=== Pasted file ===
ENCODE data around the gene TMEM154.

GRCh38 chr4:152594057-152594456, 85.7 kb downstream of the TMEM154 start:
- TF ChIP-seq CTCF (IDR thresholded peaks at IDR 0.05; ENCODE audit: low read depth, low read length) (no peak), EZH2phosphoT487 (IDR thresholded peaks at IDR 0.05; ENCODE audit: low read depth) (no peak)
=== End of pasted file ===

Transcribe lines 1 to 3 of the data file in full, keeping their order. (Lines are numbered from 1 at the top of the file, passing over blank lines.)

ENCODE data around the gene TMEM154.

GRCh38 chr4:152594057-152594456, 85.7 kb downstream of the TMEM154 start:
- TF ChIP-seq CTCF (IDR thresholded peaks at IDR 0.05; ENCODE audit: low read depth, low read length) (no peak), EZH2phosphoT487 (IDR thresholded peaks at IDR 0.05; ENCODE audit: low read depth) (no peak)